In this program we deliberately look for musical roots in Renaissance and early Baroque music and their transposition in today’s time. Italian composer Salvatore Sciarrino is one of todays composers, whose sound language has a very unique color, which is clearly based and involved with early music. Two of his works in which this focus is evident are heard in this program. One refers to Carlo Gesualdo, the other to Alessandro Stradella.
Our guitarist Maurizio Grandinetti also dealt with early music for decades. His approach, however, is more a translation of old music into our time; musical gestures and psychological emotional states, which are immanent in the music, are brought into our time in a new guise and unusually orchestrated, without touching the musical meaning – on the contrary.
The program is complemented by a commission to Basel based composer Lukas Langlotz, who also constantly deals with ancient and oldest music in a well-founded way in his compositional style. His new work will feature an “Arciorgano”, an organ built in Basel according to plans by the 16th-century Italian composer Nicola Vicentino, which allows 31 different pitches per octave.
About the arrangements:
Nikolaus Harnoncourt wrote in 1982: “The music of the past has become a foreign language through the progression of history, through its distance from the present and through its detachment from the context of its time. Individual aspects of a piece of music may be universally valid and timeless, but the message as such is bound to a particular time and can only be rediscovered if it is translated, as it were, into our present idiom.”
Nowadays there is a unique musical genre in which masterpieces of the past are reinterpreted by translating old masterpieces into a more or less contemporary language. With my arrangements, my intention is to look at the original music with my full expressiveness and intuition, going deep into the textual part. To this end, the vocal and textual parts have been left almost intact, but overlaid with a new instrumental framework.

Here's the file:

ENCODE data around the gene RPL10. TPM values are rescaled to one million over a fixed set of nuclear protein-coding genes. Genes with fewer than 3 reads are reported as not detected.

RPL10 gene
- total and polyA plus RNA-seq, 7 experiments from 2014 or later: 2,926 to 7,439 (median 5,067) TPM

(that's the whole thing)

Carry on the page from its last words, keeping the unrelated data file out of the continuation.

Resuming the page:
The material of the arts has changed over the centuries, but their artistic content is recognized in our conscious perception of the present. Every time we evaluate art or listen to music, our current environment sets the standards for our artistic perception. It is up to us to decide how “original” the object must be in order to recognize it. As far as Renaissance restorations are concerned, we know that restorers at that time combined statues with the spirit of their own time, translating them into a new language that conveyed the energy typical of their era. The great art historian Cesare Brandi interpreted the Renaissance not as a revival of antiquity, but as a transfiguration of universal concepts, as part of a completely new creative process.
Today we find the music of the Renaissance and pre-baroque attractive mainly because of what the authors did not record in scores: the part reserved for improvisation and arrangement. Since the beginning of the 18th century, the habit was adopted that each composition corresponded to only one interpretation: the original one. Nothing was left to personal freedom. What would happen to occidental classical music if one tried to use a little Asian and African sensibilities, if one took into account “immaterial”, symbolic, ritual or religious values, instead of dealing with its historical authenticity?
After all, the performance of any piece of ancient music is a celebration of the absence of the original and its author. We have to decide whether to hide this absence or to fully acknowledge it.